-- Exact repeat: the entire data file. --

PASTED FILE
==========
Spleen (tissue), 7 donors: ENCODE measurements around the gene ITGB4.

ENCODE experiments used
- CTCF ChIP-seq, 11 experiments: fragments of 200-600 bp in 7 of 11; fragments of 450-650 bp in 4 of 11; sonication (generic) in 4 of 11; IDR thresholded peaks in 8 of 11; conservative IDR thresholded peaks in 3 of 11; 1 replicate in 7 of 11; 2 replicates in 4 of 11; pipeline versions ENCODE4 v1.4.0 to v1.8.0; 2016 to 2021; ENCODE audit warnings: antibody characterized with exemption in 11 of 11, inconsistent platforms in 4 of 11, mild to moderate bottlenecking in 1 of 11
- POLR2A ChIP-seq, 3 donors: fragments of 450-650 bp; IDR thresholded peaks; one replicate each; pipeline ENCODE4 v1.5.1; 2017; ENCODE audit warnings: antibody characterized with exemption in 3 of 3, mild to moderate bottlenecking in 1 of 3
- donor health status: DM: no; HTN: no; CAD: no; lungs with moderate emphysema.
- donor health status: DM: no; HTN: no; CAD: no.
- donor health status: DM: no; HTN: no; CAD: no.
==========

Spleen (tissue), 7 donors: ENCODE measurements around the gene ITGB4.

ENCODE experiments used
- CTCF ChIP-seq, 11 experiments: fragments of 200-600 bp in 7 of 11; fragments of 450-650 bp in 4 of 11; sonication (generic) in 4 of 11; IDR thresholded peaks in 8 of 11; conservative IDR thresholded peaks in 3 of 11; 1 replicate in 7 of 11; 2 replicates in 4 of 11; pipeline versions ENCODE4 v1.4.0 to v1.8.0; 2016 to 2021; ENCODE audit warnings: antibody characterized with exemption in 11 of 11, inconsistent platforms in 4 of 11, mild to moderate bottlenecking in 1 of 11
- POLR2A ChIP-seq, 3 donors: fragments of 450-650 bp; IDR thresholded peaks; one replicate each; pipeline ENCODE4 v1.5.1; 2017; ENCODE audit warnings: antibody characterized with exemption in 3 of 3, mild to moderate bottlenecking in 1 of 3
- donor health status: DM: no; HTN: no; CAD: no; lungs with moderate emphysema.
- donor health status: DM: no; HTN: no; CAD: no.
- donor health status: DM: no; HTN: no; CAD: no.